The busiest beach bum in Noosa

Photo Rob Maccoll.

By Phil Jarratt

Surf coach and world longboard tour competitor Kirra Molnar might look relaxed but she’s the busiest girl on the beach.

The Noosa resident and University of Sunshine Coast graduate had planned to be travelling the world on the World Surf League Pro Longboard Tour this year, but Covid-19 put paid to that, and she finds herself juggling commitments as a high performance surf coach, a fitness trainer at Pro Movement Studios, helping out in the surf shop for her sponsors, Classic Malibu, appearing and hosting on the popular Oz Longboarding podcast, and working on the stewardship committee of the Noosa World Surfing Reserve.

“Yeah, it’s busy,” says the 27-year-old, “but I wouldn’t have it any other way. Almost everything I do is centred on surfing, so how good is that!”

Like a lot of talented surfers who grow up in Noosa, Kirra was conflicted about whether to follow the longboard or shortboard path. Her dad, former Noosa hotelier Steve Molnar, got her out on a foamie from the age of six, and she soon graduated into shortboards. The deal was nearly sealed when the family moved to Fiji when she was 13 while Steve worked at the Sheraton Denerau. With easy access to some of the world’s best reef waves surrounding Namotu and Tavarua Islands, her surfing ability progressed quickly, surfing the legendary Cloudbreak at more than twice her height before she’d turned 14.

But on their return to Noosa, Kirra found she didn’t really enjoy competing on a shortboard, while she loved the family feeling of the longboard community. She says: “It started out with just dragging the longboard out to compete with all my schoolmates in the Noosa Festival of Surfing, and kind of developed from there. But it’s only been in the past four years or so that longboarding took over.”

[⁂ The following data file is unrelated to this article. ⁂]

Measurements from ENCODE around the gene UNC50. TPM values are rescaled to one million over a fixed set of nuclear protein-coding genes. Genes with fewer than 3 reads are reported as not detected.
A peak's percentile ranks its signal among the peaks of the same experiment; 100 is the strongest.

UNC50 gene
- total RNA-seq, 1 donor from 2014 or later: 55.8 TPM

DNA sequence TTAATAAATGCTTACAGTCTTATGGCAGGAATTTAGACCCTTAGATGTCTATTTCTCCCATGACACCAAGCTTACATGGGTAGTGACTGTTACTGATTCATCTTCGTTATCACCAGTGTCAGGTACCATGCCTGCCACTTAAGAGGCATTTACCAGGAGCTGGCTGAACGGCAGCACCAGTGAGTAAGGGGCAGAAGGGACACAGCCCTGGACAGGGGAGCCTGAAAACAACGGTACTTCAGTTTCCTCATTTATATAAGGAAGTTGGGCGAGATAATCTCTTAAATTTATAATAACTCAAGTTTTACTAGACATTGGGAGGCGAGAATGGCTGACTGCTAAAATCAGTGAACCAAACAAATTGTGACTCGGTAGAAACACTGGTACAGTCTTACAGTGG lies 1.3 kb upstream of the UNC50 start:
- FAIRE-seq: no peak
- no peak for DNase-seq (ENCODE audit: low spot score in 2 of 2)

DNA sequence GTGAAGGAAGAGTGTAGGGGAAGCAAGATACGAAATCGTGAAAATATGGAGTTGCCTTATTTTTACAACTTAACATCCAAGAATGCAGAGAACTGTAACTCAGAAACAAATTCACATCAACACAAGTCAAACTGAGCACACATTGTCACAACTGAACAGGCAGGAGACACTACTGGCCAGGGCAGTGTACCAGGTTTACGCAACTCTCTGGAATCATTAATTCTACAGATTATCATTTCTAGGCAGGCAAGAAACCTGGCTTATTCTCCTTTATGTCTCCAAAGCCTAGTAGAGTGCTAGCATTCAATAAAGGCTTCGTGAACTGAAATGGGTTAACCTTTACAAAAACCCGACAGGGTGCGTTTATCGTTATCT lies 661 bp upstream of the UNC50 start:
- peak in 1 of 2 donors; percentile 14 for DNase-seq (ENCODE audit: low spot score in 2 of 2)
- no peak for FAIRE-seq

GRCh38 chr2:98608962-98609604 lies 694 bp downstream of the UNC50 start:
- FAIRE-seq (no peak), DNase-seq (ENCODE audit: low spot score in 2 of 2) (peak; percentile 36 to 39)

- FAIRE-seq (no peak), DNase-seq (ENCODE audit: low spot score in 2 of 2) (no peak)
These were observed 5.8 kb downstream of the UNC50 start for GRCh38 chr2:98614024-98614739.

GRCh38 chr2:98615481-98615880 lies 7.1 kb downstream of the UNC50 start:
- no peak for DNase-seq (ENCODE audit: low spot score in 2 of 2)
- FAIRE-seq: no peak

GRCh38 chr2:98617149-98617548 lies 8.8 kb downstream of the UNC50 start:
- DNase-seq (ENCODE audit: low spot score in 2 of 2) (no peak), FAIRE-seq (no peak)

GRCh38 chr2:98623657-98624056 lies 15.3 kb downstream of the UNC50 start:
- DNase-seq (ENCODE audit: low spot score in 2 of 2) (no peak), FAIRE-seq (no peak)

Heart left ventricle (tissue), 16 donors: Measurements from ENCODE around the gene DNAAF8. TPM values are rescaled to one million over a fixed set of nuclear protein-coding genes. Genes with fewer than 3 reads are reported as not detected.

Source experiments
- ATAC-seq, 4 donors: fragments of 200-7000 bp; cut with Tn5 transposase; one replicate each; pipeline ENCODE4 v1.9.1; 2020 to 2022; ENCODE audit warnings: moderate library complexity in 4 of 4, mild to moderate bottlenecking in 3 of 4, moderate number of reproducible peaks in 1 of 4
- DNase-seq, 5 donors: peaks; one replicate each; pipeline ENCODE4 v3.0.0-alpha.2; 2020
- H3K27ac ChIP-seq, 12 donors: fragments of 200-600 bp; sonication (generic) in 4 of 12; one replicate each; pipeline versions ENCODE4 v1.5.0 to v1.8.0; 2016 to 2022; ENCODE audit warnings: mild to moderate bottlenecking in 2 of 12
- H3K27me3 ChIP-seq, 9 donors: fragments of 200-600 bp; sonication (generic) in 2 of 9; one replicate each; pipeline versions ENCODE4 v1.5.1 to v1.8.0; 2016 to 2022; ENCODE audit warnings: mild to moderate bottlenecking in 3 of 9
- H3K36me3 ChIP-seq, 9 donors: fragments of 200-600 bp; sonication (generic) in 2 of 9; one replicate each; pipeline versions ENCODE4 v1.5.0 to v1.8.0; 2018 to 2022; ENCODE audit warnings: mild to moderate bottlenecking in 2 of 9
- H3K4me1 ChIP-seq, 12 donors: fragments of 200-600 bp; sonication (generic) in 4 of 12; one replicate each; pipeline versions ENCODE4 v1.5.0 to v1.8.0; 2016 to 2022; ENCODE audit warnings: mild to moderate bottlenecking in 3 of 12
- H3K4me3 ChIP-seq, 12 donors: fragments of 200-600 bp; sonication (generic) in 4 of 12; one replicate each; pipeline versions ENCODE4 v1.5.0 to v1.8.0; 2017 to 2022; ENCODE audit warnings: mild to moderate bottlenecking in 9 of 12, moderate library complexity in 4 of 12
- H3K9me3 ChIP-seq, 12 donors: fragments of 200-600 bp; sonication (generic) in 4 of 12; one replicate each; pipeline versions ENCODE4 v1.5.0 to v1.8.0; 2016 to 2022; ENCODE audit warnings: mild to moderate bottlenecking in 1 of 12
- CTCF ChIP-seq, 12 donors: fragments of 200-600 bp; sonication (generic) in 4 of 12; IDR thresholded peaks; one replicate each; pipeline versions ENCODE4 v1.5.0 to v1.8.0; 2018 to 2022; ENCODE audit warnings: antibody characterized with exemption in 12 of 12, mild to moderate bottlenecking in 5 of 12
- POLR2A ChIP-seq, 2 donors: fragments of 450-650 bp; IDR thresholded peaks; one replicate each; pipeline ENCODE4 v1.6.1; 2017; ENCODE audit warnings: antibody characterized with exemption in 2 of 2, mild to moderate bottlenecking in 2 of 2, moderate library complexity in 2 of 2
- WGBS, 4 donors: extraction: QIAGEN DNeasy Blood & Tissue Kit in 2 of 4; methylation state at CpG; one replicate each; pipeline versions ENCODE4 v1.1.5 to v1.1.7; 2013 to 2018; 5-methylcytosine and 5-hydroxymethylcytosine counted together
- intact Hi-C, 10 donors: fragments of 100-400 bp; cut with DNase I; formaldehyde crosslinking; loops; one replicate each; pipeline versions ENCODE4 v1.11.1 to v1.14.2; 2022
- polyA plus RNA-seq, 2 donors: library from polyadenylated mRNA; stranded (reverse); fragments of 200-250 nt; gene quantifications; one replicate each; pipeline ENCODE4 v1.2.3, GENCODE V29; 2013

After graduating from St Andrews, Kirra took a double degree in sports and exercise science and business management at USC, spending part of her last semester doing work experience with Tropicsurf surf travel company, where she got to know surf legend Dean Brady and former Brisbane Lion Jarryd Bates, who were just setting up the Pro Movement training studio. On graduation she began splitting her time between fitness coaching at pro Movement and surf coaching for Merrick Davis at Noosa Learn To Surf.

“I guess I was always on track from there to set up my own coaching business,” she says, “but then I had a chance to become a pro surfer and I grabbed it.”

After getting a sponsorship from Classic Malibu and some real performance longboards under her feet, and encouraged by longboarding mum Kim, she competed on the WSL qualifying series in 2018, winning the women’s logger event at the Whalebone Classic at Cottesloe, WA, and qualified for the expanded four-stop 2019 tour.

Kirra is the first to admit it was never going to be easy. “I did Noosa, followed by Spain and then New York. I missed out by one spot on the finals in Taiwan but I got super lucky and got a wildcard. In Noosa I came equal 17th, then in Spain I won my round one heat and then got put in a heat with world champions Kelia Moniz and Honolua Blomfield and got knocked out. In New York I got knocked out in the first round and in Taiwan in the second. I finished my first year on tour in 25th , so I suppose you could say it was character-building. But I gave to my best shot, and I loved it.”

She also dismisses the idea that the women’s tour is somewhat bitchy. “You might see a bit of that in Noosa, when you have six girls in a heat trying to surf the point, but on the tour it’s never more than three in a heat, we’re all hanging out together and it’s like family.”

Kirra surfed the season-opener for this year in Noosa in February, and was all set to go around again when Covid hit. Would she consider 2021? “Oh, I’d love to give it another crack, but I’d also like to do a master’s degree in high performance sport. And I’m really enjoying my coaching.”

Kirra set up her own coaching business this year with a permit to operate between Sunshine Beach and Peregian, where she conducts school classes for St Andrews and elite small squad coaching for some of the region’s hottest young surfing prospects, like young Lucy Bowen. “Lucy is possibly the best prospect I have,” she says. “But like me, she just has to decide between longboards and shortboards.”

Kirra’s working day begins and ends at the beach, but she still relishes the chance to take a holiday and … surf! “I love to go somewhere like Mexico with my partner and just chase surf. That’s my happy place. Whatever happens, I’ll be a beach bum for the rest of my life.”

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